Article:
Friday, July 24, 2015

What is Machine Learning? - Part II

Linear Regression with Multiple Variables

Multiple Features

Linear regression with multiple variables is also known as "multivariable linear regression." We now introduce notation for equations where we can have any number of input variables.
$$ \begin{align*} x_j^{(i)} &= \text{value of feature } j \text{ in the }i^{th}\text{ training example} \newline x^{(i)}& = \text{the column vector of all the feature inputs of the }i^{th}\text{ training example} \newline m &= \text{the number of training examples} \newline n &= \left| x^{(i)} \right| \; \text{(the number of features)} \end{align*} $$
Now define the multivariable form of the hypothesis function as follows, accomodating these multiple features:
$$ h_\theta (x) = \theta_0 + \theta_1 x_1 + \theta_2 x_2 + \theta_3 x_3 + \cdots + \theta_n x_n $$
Using the definition of matrix multiplication, our multivariable hypothesis function can be concisely represented as:
$$ \begin{align*} h_\theta(x) = \begin{bmatrix} \theta_0 \hspace{2em} \theta_1 \hspace{2em} ... \hspace{2em} \theta_n \end{bmatrix} \begin{bmatrix} x_0 \newline x_1 \newline \vdots \newline x_n \end{bmatrix} = \theta^T x \end{align*} $$
This is a vectorization of our hypothesis function for one training example; see the lessons on vectorization to learn more. [Note: So that we can do matrix operations with theta and x, we will set $x^{(i)}_0 = 1$, for all values of $i$. This makes the two vectors 'theta' and $x^{(i)}$ match each other element-wise (that is, have the same number of elements: $n + 1$).]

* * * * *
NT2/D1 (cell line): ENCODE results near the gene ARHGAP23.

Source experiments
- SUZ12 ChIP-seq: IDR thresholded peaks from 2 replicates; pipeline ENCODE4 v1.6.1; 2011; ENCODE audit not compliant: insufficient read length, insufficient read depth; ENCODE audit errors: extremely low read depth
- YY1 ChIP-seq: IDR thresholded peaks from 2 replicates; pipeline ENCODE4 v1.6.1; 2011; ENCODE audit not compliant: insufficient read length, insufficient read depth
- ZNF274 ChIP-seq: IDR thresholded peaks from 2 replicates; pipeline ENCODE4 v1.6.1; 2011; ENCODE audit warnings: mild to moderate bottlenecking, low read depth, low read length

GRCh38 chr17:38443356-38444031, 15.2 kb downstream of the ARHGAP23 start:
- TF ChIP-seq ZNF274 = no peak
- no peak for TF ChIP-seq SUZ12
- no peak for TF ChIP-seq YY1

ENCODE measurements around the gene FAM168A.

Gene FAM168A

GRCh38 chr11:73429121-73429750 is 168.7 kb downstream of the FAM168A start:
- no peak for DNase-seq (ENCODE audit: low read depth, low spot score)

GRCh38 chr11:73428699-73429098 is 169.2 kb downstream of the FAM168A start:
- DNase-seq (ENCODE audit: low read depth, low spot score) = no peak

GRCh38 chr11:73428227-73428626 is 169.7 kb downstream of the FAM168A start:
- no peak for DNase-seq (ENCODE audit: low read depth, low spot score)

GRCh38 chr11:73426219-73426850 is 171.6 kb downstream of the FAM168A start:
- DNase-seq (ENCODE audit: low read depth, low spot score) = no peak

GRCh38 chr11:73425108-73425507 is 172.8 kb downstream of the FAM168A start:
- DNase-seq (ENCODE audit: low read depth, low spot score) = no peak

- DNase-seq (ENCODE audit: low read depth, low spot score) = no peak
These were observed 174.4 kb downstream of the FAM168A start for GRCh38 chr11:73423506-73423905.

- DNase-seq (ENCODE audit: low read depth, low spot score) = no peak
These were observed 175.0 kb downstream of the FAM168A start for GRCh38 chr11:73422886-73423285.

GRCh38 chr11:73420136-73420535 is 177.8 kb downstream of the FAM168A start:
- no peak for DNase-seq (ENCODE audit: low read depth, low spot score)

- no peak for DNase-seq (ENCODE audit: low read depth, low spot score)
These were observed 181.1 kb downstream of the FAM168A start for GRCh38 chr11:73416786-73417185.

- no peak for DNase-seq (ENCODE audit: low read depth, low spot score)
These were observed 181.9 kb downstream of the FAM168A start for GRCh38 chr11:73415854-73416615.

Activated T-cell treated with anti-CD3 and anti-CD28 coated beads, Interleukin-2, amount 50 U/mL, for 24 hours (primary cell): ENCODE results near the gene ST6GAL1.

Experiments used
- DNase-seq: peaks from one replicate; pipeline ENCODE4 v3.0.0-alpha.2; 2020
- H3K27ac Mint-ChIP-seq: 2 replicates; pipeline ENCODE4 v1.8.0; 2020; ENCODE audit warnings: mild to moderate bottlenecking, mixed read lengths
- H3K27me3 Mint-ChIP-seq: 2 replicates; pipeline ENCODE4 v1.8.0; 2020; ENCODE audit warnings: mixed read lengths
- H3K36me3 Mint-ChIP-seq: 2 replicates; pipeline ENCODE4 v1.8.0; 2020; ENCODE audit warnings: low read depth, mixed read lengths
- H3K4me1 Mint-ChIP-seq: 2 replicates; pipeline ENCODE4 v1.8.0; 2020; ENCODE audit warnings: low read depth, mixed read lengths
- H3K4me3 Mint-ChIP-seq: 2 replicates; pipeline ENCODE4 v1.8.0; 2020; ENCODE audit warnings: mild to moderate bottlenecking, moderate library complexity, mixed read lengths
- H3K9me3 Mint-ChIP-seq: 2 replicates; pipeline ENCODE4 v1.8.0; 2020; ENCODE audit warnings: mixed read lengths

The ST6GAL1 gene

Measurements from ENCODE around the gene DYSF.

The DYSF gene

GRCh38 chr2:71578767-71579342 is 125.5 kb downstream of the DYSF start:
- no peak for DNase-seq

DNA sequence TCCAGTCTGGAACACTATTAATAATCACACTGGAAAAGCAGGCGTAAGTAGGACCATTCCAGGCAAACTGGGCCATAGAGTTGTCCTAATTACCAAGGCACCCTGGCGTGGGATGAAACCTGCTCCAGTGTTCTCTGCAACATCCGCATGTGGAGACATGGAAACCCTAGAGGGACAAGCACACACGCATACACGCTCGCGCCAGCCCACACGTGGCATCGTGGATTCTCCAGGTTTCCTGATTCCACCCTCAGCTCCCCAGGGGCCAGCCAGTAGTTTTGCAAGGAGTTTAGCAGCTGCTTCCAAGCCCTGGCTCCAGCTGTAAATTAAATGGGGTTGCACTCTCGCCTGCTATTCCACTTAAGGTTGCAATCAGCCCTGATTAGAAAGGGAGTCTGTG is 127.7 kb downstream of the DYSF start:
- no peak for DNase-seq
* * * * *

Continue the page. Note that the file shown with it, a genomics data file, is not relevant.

Now we can collect all $m$ training examples each with $n$ features and record them in an $n+1$ by $m$ matrix. In this matrix we let the value of the subscript (feature) also represent the row number (except the initial row is the "zeroth" row), and the value of the superscript (the training example) also represent the column number, as shown here:

Monday, July 20, 2015

What is Machine Learning?

Two definitions of Machine Learning are offered. Arthur Samuel described it as: "the field of study that gives computers the ability to learn without being explicitly programmed." This is an older, informal definition.

Tom Mitchell provides a more modern definition: "A computer program is said to learn from experience E with respect to some class of tasks T and performance measure P, if its performance at tasks in T, as measured by P, improves with experience E."

Example: playing checkers.

E = the experience of playing many games of checkers
T = the task of playing checkers.
P = the probability that the program will win the next game.

Supervised Learning

In supervised learning, we are given a data set and already know what our correct output should look like, having the idea that there is a relationship between the input and the output.

Supervised learning problems are categorized into "regression" and "classification" problems. In a regression problem, we are trying to predict results within a continuous output, meaning that we are trying to map input variables to some continuous function. In a classification problem, we are instead trying to predict results in a discrete output. In other words, we are trying to map input variables into discrete categories.


Given data about the size of houses on the real estate market, try to predict their price. Price as a function of size is a continuous output, so this is a regression problem.

We could turn this example into a classification problem by instead making our output about whether the house "sells for more or less than the asking price." Here we are classifying the houses based on price into two discrete categories.